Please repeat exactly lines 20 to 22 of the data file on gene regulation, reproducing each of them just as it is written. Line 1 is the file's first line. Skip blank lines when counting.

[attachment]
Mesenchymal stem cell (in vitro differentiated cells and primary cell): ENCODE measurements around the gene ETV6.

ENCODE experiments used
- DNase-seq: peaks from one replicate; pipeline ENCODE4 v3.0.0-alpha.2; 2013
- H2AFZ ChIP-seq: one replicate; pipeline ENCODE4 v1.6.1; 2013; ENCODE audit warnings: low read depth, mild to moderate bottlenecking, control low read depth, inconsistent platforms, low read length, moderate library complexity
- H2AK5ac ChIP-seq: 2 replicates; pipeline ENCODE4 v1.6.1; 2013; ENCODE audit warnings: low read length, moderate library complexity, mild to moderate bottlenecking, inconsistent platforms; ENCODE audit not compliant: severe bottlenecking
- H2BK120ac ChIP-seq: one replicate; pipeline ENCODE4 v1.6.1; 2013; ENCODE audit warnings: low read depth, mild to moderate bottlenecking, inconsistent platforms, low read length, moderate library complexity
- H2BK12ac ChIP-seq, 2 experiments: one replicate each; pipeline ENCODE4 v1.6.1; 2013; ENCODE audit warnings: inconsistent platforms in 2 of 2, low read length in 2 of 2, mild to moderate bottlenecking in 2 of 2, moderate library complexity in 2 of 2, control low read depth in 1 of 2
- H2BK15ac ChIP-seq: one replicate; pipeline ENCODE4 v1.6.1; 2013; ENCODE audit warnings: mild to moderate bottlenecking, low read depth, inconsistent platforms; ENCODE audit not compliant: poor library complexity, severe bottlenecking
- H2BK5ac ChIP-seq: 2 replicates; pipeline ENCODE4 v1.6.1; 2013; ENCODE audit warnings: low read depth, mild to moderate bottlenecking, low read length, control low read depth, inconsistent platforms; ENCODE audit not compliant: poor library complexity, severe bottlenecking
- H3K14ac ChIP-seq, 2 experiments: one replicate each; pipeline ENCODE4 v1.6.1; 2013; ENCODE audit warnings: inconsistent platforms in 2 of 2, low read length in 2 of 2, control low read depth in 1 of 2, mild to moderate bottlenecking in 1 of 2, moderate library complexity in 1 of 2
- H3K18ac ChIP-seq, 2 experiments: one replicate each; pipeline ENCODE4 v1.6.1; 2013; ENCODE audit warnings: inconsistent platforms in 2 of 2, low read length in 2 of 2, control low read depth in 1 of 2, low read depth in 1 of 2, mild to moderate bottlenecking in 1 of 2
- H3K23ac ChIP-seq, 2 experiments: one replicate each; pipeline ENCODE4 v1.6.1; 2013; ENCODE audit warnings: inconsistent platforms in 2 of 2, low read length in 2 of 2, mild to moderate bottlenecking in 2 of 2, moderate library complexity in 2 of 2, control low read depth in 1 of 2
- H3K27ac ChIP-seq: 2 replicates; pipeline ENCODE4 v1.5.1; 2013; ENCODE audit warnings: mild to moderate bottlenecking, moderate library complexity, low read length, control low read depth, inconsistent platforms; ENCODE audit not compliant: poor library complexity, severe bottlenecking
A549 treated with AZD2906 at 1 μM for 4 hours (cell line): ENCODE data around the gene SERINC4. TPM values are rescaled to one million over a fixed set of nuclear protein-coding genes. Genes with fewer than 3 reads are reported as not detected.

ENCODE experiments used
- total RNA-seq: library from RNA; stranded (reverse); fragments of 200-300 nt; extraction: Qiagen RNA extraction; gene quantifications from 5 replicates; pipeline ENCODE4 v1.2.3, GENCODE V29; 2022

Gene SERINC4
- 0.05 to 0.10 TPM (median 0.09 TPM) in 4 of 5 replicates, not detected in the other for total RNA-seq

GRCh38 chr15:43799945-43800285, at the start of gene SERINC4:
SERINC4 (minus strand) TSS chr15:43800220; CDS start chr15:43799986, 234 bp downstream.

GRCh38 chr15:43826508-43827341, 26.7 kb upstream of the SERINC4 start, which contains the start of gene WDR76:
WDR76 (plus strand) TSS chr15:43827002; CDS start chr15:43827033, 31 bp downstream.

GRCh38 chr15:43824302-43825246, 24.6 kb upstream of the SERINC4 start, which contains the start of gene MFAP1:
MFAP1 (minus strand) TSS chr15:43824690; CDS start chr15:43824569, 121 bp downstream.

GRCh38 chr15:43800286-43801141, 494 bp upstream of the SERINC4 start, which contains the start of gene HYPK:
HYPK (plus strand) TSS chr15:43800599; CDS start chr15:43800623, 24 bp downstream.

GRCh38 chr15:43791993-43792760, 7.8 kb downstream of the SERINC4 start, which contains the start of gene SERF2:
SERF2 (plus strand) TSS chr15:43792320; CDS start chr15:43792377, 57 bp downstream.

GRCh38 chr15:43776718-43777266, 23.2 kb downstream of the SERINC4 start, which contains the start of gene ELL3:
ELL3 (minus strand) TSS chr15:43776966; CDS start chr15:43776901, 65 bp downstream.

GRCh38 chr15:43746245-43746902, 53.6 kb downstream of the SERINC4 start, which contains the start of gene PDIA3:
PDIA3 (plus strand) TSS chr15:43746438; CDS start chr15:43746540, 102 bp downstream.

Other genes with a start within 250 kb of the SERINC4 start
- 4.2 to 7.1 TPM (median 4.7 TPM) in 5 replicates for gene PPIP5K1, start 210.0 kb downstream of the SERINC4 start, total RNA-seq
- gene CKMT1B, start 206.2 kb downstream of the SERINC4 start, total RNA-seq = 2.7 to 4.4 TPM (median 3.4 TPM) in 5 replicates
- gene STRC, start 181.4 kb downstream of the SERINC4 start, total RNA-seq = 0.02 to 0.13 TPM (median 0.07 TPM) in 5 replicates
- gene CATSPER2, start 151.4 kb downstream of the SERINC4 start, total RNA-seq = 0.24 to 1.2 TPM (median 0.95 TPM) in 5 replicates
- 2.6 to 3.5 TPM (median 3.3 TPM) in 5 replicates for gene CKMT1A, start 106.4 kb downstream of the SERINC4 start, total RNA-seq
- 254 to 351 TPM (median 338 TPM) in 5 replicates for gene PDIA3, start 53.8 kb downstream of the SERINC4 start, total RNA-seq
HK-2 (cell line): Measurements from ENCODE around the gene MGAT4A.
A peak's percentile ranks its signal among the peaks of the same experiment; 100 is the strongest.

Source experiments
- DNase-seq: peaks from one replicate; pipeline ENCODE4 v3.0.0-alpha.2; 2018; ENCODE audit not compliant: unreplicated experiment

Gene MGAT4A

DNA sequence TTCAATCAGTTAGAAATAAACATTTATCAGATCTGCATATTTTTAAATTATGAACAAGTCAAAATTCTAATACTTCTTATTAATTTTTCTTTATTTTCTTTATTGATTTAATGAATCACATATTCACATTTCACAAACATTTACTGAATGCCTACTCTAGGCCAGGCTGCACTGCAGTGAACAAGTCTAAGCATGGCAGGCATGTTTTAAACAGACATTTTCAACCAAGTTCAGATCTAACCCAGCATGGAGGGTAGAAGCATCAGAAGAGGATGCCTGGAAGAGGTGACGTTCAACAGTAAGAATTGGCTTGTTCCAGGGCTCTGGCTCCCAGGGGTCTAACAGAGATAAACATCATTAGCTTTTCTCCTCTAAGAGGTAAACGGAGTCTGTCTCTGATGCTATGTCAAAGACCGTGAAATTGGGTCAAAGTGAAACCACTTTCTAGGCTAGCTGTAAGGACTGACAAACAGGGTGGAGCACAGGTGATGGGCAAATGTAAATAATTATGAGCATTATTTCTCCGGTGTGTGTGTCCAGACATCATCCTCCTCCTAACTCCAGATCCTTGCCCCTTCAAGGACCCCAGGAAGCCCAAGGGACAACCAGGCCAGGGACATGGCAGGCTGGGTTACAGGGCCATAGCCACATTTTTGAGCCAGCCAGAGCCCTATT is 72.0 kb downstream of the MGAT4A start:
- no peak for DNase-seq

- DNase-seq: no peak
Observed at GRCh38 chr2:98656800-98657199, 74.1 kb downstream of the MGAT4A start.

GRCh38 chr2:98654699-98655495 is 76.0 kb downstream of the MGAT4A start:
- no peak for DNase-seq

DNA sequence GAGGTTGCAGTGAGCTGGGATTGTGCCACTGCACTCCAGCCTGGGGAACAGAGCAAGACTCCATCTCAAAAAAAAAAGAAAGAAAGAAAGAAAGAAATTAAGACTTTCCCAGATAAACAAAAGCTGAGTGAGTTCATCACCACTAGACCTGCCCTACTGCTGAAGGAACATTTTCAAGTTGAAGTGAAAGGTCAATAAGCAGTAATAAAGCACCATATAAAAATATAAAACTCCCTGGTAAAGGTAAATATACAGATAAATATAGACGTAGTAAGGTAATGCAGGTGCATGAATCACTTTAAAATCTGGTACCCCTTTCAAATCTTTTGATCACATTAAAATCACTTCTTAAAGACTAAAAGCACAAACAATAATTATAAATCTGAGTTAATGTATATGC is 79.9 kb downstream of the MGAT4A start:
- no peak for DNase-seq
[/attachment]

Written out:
SERINC4 (minus strand) TSS chr15:43800220; CDS start chr15:43799986, 234 bp downstream.

GRCh38 chr15:43826508-43827341, 26.7 kb upstream of the SERINC4 start, which contains the start of gene WDR76:
WDR76 (plus strand) TSS chr15:43827002; CDS start chr15:43827033, 31 bp downstream.